January 29, 2013 at 1:20 pm

Chris McCosky

Ray Lewis debate calls attention to our own shortcomings

Ray Lewis has had a remarkable NFL career, but as it nears a close with Sundays Super Bowl, some observers are saying a fatal incident in Atlanta 13 years ago is a defining moment in his legacy. (Nick Wass/Associated Press)

New Orleans It's good to be us, isn't it?

With our pristine lifestyles and unwavering morality, we've never made a bad choice or had to ask for forgiveness. We've never found ourselves in the wrong place at the wrong time. You'd never catch us in a fight outside a bar at 4 a.m. There's no way we could ever be duped by some sick prankster, either online or over the telephone. No way.

As 49ers coach Jim Harbaugh likes to say — "Who's got it better than us?"

We get to stand up on our soapboxes — on Twitter, in comment sections on newspaper sites, on sports talk radio and whatever other fake pul-pits we can hide behind — and cast judgment and derision on all the sinners and screw-ups. We get to vilify a 21-year-old kid for being nave, even though his navet hurt no one. We get to assume he's either complicit in the hoax or gay, before he even begins to tell his story.

And then after Manti Te'o unburdened himself, we get to revel in his public humiliation.

Who's got it better than us?

For two full weeks leading up to the Super Bowl, we get to cluck our tongues and indignantly shake our heads as the NFL celebrates the storybook end of the Hall of Fame career of Ravens linebacker Ray Lewis.

Maybe others have forgotten, but we, in all our righteous glory, have not. Two men were killed outside an Atlanta nightclub Jan. 31, 2000, and Lewis, then 25, and two acquaintances initially were charged with murder.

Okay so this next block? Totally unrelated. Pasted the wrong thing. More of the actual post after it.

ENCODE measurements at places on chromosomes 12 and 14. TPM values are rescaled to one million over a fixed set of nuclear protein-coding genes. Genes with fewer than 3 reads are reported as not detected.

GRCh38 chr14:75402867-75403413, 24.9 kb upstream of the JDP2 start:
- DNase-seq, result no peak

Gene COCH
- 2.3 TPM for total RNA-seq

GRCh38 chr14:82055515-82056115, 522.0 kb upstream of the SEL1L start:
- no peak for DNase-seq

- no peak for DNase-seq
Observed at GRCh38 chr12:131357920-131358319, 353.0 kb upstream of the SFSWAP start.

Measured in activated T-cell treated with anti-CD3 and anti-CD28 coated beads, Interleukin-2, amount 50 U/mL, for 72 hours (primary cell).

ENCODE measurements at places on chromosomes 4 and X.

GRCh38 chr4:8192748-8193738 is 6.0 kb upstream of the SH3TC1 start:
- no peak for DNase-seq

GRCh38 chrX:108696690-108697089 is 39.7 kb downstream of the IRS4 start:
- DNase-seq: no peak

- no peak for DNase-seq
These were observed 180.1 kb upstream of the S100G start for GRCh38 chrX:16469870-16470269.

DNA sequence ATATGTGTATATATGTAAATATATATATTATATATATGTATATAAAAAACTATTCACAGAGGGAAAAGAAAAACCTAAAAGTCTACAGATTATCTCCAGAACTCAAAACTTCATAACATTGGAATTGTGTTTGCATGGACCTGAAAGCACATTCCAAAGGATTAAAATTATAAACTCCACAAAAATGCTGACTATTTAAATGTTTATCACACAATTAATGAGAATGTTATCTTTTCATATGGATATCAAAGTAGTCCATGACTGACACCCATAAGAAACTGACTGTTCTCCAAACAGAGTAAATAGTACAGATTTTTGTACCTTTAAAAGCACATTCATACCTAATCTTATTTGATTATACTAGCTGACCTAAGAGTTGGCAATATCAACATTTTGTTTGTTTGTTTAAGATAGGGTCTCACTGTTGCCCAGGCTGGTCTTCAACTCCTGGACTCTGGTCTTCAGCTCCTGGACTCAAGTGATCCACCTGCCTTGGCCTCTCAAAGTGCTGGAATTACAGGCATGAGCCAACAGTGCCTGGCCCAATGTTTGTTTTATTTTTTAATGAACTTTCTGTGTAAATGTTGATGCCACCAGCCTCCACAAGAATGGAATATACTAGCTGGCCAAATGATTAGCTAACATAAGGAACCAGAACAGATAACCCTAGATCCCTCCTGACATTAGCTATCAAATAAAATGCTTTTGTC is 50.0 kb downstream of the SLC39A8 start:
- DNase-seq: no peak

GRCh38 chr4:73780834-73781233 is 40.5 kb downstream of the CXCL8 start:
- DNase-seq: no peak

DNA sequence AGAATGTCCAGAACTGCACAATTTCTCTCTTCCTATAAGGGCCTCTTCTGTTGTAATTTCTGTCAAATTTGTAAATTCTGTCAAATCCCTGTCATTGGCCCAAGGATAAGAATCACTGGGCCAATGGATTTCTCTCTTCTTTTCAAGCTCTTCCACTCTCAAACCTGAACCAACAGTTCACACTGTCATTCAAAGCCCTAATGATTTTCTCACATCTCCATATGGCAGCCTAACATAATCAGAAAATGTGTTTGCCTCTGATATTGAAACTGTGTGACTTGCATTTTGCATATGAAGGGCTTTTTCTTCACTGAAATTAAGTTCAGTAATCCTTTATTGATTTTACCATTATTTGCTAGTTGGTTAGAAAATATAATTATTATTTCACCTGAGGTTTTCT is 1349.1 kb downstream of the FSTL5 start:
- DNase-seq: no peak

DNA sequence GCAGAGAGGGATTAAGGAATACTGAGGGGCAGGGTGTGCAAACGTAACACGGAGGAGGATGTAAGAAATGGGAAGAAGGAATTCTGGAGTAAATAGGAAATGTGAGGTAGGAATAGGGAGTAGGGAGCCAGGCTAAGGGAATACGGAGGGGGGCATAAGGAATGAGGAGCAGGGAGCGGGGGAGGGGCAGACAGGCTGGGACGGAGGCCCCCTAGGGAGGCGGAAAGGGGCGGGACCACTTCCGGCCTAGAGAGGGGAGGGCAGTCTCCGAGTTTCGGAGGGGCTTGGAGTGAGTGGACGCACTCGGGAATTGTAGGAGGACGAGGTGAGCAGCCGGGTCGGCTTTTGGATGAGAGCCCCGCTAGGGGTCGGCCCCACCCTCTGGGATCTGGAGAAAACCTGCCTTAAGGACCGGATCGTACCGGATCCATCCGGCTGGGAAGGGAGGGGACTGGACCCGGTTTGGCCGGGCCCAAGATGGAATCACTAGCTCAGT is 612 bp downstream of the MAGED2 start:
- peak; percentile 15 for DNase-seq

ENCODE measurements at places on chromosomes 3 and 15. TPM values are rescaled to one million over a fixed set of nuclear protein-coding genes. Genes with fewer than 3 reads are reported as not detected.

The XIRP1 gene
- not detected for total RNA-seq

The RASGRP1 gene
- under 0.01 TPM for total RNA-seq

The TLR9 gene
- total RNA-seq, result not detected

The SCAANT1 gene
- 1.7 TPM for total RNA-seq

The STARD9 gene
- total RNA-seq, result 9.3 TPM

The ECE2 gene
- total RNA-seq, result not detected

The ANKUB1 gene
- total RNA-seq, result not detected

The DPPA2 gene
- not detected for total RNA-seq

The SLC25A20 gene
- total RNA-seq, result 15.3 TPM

Never mind the prosecution in the case found no evidence Lewis killed anybody, in fact found more evidence he acted as peacemaker. Never mind the battered and bumbling prosecutors stopped mid-trial and offered Lewis a deal.

Never mind that even with Lewis' testimony, the co-defendants ultimately were acquitted and the case was closed, with nobody being charged for the murders.

Never mind, either, that for the last 13 years, Lewis has been one of the most inspirational and positive forces on and off the field, with nary an incident or allegation against him.

We're not buying it.

We weren't there that night in Atlanta. We've never spoken to Lewis or anybody who knows him. And it's been 13 years, so our memory of the case, the trial and Lewis' role in it is fading. But we know two young men were killed and, by God, we know Lewis had something to do with it. They never found that white suit he was wearing that night, right?

Once a thug, always a thug. How many kids has he fathered with how many women (reportedly six with four women)? And he has the audacity to quote scripture? He's a fraud.

Old business

What's happened to us? Where has the compassion gone? Has the constant negative bellowing on talk radio or the sarcastic yammering from the bitter and clueless social media trolls beaten it out of us, made it uncool?

We're all a bunch of tough guys on Twitter, aren't we? Always quick to administer the verbal boot when somebody fails to live up to our expectations. And let's be honest, who could ever live up to our expectations?

Are we so frustrated in our lives and envious of the successes of others, that it gives us pleasure to watch the once mighty fall from grace? Whether it's Tiger Woods, Lance Armstrong, Te'o or Lewis — do their failures really make us feel better about ourselves?

Whatever happened to innocent until proven guilty? Whatever happened to double jeopardy?